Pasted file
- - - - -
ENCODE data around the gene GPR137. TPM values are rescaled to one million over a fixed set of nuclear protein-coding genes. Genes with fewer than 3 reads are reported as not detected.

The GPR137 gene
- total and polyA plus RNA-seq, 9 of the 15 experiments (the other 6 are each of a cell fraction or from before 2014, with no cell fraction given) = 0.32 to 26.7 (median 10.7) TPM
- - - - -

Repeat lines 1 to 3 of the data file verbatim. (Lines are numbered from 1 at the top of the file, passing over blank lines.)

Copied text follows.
ENCODE data around the gene GPR137. TPM values are rescaled to one million over a fixed set of nuclear protein-coding genes. Genes with fewer than 3 reads are reported as not detected.

The GPR137 gene
- total and polyA plus RNA-seq, 9 of the 15 experiments (the other 6 are each of a cell fraction or from before 2014, with no cell fraction given) = 0.32 to 26.7 (median 10.7) TPM